Jailed Mennonite Pastor Quang is Denied Rights to Defense
Washington, DC, November 23, 2004 (Center for Religious Freedom) — New evidence has come to light, in secretly recorded tapes obtained by Freedom House’s Center for Religious Freedom, of oppression of native Mennonite leaders in Vietnam.
The focus of this intimidation, in an officially organized public humiliation session, was Le Thi Phu Dung, the wife of recently sentenced Vietnamese Mennonite Pastor Quang. Mrs. Quang has been operating a house church in the couple’s home in Ho Chi Minh City, and has assumed leadership of the Vietnam Mennonite Church, since her husband’s arrest on June 8, 2004.
She has been repeatedly harassed and threatened with arrest by authorities, beginning with the period immediately before her husband’s trial November 12, and culminating last Sunday, November 21, with 40 public security police disrupting the church service at the Quang home and formally citing everyone present for meeting illegally and continuing to use the premise for religious purposes.
The November 10 public humiliation session was the only documented incident of the official campaign against the Quangs and its transcript clearly demonstrates that they are in trouble with the authorities for leading unauthorized Christian worship.
“The revelation of the blatant harassment of Mrs. Quang in the days leading up to and following the trial of her husband is evidence of heavy-handed tactics intended to intimidate Mennonite believers in Vietnam and shut down churches it does not approve of,” said Nina Shea, Director of Freedom House’s Center for Religious Freedom.
Witnesses told Freedom House that, during the so-called “community evaluation” meeting, 16 “community representatives” appointed by officials used a bullhorn to publicly harangue Mrs. Quang and her family for being troublemakers and disturbing the public order. They ordered her to stop Christian worship services in the Quang home as she and her husband have done for the past six years, to remove the church sign over their gate, and to expel the students living at the property. Mrs. Quang did not attend the session, instead meeting with her husband’s defense counsel in anticipation of his trial two days later.
The day after the public humiliation session and again on November 13, the delegation of “community representatives,” went to Mrs. Quang’s home, berated her for not attending, and informed her of the ban against the housechurch, according to the Christian news agency Compass Direct. If she did not comply, she was warned, she and her children would be forced from their home.
Freedom House learned that to Mrs. Quang’s question on whether there was a law against holding worship services, she was given a letter later that day signed by Mr. Nguyen Van Hai, chairman of the ward’s people’s committee. It stated: “The State always guarantees freedom of religion and religious belief of all citizens, but it must be according to the law.” It then quotes articles 7 and 19 from the 1999 Decree on Religion No. 26. These articles state that religious activities can only occur in a place of worship approved by the state, and be led by religious leaders authorized by the state who have asked and received permission to lead religious activities. Vietnam continues to outlaw all house churches and does not recognize their leaders.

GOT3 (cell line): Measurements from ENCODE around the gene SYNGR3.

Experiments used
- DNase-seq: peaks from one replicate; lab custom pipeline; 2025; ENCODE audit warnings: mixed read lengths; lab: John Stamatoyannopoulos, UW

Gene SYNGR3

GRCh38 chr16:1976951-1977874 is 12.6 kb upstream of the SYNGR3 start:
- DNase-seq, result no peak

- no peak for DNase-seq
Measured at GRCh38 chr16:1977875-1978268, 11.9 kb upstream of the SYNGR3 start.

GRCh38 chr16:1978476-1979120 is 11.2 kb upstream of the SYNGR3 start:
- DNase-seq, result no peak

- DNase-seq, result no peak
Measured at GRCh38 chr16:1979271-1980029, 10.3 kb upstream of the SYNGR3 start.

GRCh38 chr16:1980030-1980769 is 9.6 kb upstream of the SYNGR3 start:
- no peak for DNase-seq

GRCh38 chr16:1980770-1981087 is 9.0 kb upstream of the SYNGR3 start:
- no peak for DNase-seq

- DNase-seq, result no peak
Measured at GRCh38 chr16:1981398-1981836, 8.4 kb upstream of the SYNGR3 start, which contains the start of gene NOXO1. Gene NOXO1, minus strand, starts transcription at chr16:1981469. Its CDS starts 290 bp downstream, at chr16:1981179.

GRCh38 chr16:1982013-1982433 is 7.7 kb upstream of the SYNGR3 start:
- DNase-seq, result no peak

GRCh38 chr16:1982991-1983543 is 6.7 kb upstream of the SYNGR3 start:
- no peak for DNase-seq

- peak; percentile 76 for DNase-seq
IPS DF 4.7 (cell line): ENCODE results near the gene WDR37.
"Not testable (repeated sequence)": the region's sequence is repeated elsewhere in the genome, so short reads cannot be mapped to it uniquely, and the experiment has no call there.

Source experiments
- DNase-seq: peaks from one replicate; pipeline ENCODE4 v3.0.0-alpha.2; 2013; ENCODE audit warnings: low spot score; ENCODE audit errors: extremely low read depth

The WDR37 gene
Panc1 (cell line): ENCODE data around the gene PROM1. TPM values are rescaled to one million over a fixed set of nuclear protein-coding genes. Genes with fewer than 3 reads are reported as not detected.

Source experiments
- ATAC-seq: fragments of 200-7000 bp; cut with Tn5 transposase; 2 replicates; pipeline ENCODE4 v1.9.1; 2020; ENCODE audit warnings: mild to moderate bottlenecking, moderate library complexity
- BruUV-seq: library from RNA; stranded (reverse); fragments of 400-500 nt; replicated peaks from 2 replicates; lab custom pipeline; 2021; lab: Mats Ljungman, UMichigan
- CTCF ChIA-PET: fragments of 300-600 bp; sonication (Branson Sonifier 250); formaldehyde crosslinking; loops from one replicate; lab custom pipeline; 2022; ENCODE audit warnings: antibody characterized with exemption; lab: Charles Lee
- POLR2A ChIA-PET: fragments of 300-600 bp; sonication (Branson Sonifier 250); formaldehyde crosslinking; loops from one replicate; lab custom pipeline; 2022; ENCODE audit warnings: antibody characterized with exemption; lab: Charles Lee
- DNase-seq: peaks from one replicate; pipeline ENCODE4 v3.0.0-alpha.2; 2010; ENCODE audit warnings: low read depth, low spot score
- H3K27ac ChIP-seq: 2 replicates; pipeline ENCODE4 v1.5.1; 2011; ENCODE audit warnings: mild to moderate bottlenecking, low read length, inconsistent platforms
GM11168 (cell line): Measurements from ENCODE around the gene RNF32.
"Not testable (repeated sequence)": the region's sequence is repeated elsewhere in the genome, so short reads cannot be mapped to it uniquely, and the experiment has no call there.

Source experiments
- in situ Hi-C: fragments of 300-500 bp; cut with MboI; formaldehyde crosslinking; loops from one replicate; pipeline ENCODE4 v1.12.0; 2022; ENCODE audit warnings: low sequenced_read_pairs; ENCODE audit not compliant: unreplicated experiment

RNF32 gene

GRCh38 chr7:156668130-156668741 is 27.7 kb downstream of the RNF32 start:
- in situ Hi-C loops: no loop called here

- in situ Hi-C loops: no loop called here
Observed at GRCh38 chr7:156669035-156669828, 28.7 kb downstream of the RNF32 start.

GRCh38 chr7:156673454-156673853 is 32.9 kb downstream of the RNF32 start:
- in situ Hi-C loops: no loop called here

On Sunday, November 14, the Mennonite Christians defied authorities and again met at the Quang home for worship. On the evening of November 15th, two-dozen police officers surrounded and raided the home and issued a summons to Mrs. Quang and the resident students, warning that if the students did not leave they would be arrested and accusing Mrs. Quang of illegally harbouring people in her home. The students’ papers had been in order until authorities confiscated them when the students were summoned to the local police station a few weeks earlier.
On November 21, the services were disrupted by 40 police agents and the congregants issued citations.
Freedom House also learned that at Pastor Quang’s November 12th trial for “resisting officers of the law while doing their duty,” which was closed to foreign observers, the government denied the defense the right to call witnesses. Rev. Quang was sentenced to three years in prison and six other church workers also received prison sentences.
“The ‘kangaroo court’ trial of Rev. Quang, in combination with the persecution of his wife, point to a concerted effort by Vietnamese authorities to repress the religious freedom of independent Christian believers, and are a reminder of why the country was designated a country of particular concern by the U.S. State Department, under the International Religious Freedom Act, two months ago,” Shea concluded.